Possessed by fury, I drew a huge figure in the deep sand of the front yard, not fifty feet from the front porch.   It never occurred to me that Mama was a perceptive woman, not easily amused by the antics of children, nor that things wouldn’t go well for me had she strolled by just then and found me beating a large stick woman drawn in the dirt. Enraged, I started at the top, beating Mama’s effigy, striping methodically down one side, even creating a carefully measured pattern on the bottom of the feet, before progressing up the other side, changing switches as I wore them out, taking care to replace them with big, strong switches, knowing how Mama favored them.  Enjoying the combination of the rhythmic sound and the wave-like motion of the sand as I smacked, I immersed myself in the sensual experience, noting the fresh, dry scent as the sand mixed with the acrid scent of the broken switches.  My mood changed from black to pure joyous enthusiasm as I was caught up in the experience.  Seldom have I known such satisfaction.  Standing back to admire my work in progress, I was suddenly horrified to see how obvious I had been. Mama could not have failed to understand, had she seen.  I hurriedly grabbed a brushy top from a pine branch lying on the ground to brush away the evidence of my guilt, so I might live to sin another day.  The deep experiences of my first real grief of Johnny’s loss, rage at Mama’s injustice, joy, and relief, one on the heels of the other made for a day of catharsis.  Though it was years before I heard the word, its meaning was  clear in my heart.


Monogramed Toilet Seat

My mother often said, “If you have kids, you can’t have anything else.”  Well, she was wrong.  We had a new toilet seat.  After installing it, Daddy looked around, stared us down, and threatened.  “I’d better not see anybody’s initials on this seat!”  Where did that come from?  I’d never heard of anybody putting initials on a toilet seat.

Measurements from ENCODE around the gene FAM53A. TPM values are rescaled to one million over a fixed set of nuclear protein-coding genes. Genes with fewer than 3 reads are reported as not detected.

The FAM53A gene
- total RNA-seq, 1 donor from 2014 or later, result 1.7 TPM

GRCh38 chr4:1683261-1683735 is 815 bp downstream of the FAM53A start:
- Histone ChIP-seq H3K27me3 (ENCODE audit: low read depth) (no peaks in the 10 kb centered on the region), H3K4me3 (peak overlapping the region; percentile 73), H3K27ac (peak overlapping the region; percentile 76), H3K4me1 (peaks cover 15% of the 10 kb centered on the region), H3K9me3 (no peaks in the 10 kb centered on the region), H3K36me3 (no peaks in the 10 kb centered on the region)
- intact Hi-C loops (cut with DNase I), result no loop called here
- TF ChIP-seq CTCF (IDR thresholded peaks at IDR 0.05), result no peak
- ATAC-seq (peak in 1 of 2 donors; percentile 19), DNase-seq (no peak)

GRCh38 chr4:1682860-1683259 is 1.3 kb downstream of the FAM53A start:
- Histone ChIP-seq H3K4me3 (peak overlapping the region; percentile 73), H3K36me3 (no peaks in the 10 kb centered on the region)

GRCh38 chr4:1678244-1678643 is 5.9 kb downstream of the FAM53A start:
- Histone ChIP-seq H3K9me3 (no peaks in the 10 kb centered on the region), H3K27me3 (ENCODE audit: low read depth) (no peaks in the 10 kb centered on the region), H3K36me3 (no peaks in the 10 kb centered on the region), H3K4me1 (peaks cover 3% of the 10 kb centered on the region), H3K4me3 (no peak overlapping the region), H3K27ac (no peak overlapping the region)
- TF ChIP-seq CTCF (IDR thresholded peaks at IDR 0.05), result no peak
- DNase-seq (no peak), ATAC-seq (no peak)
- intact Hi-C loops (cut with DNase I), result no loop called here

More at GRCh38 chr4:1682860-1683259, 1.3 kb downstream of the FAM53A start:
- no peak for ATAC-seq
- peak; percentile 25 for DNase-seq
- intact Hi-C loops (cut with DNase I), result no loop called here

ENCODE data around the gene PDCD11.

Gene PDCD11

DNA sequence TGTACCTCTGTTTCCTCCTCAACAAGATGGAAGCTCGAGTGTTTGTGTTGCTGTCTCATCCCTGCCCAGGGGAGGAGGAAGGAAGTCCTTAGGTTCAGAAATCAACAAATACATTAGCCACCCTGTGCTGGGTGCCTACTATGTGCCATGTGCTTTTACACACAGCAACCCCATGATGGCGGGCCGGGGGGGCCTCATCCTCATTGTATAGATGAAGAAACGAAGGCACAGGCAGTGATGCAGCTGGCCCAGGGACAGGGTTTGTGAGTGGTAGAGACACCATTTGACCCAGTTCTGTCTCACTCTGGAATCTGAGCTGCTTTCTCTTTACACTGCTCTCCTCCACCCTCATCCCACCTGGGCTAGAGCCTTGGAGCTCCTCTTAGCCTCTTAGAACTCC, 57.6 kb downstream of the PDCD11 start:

I went about my business, that toilet seat and  initials, foremost on my mind.  I wrote LDS in my “Night Before Christmas” book, LDS in the sand under the big shade tree, scooped up some mud and wrote LDS on the dog house. Still unsatisfied, I heated the ice pick on a stove burner and burned LDS on a green Tupperware tumbler.

Feeling strangely unfulfilled and restless, I couldn’t think of a thing to do.  Billy was off somewhere playing with Froggy.  Mother and the baby were taking a nap, so if I stayed in the house, I had to be quiet.  I slipped in the kitchen to see if there was any Kool Aid miraculously left in the pitcher.  No luck. Dejected, I went to the bathroom.

There it was calling to me, pristine in its unblemished beauty.  The new toilet seat!!!  I sat down, my bare bottom luxuriating in its cool smoothness. I got up, locked the door, and turned the seat up. Making sure no one was looking through the window, I got Mother’s eyebrow pencil out of the medicine cabinet and wrote LDS in tiny letters where no one would ever see it.  Terrified, I erased my crime.  The finish was dull from pencil smears. My heart pounded!  I was caught!  I got tissue and buffed it off.  Thank goodness the shine was back.  Relieved, I sat on the side of the bathtub to catch my breath.  A nail fell out of my pocket and clattered to the bottom of the tub.  Never has the devil so possessed a soul.  Grasping the nail, I scratched BRS, Billy’s initials, on the toilet seat.  Horrified, at the enormity of my crime, I tiptoed past the room where Mother and the baby still slept.  By this time, Billy and Froggy had gotten back.  We were throwing mud balls at each other when I heard a shriek from the house.  “BILLY RAY SWAIN!!  You come here this minute!”  I didn’t need to go in to know what was wrong.  I heard “Spat! Spat! Spat!” and in a few minutes he was out, still snuffling.

“What happened?”

“Mother whooped me for putting my initials on the toilet seat. I told her I didn’t know how to write but she said, ‘Who else would put your initials on the toilet seat?’ “

How long could it be before she found the Tupperware?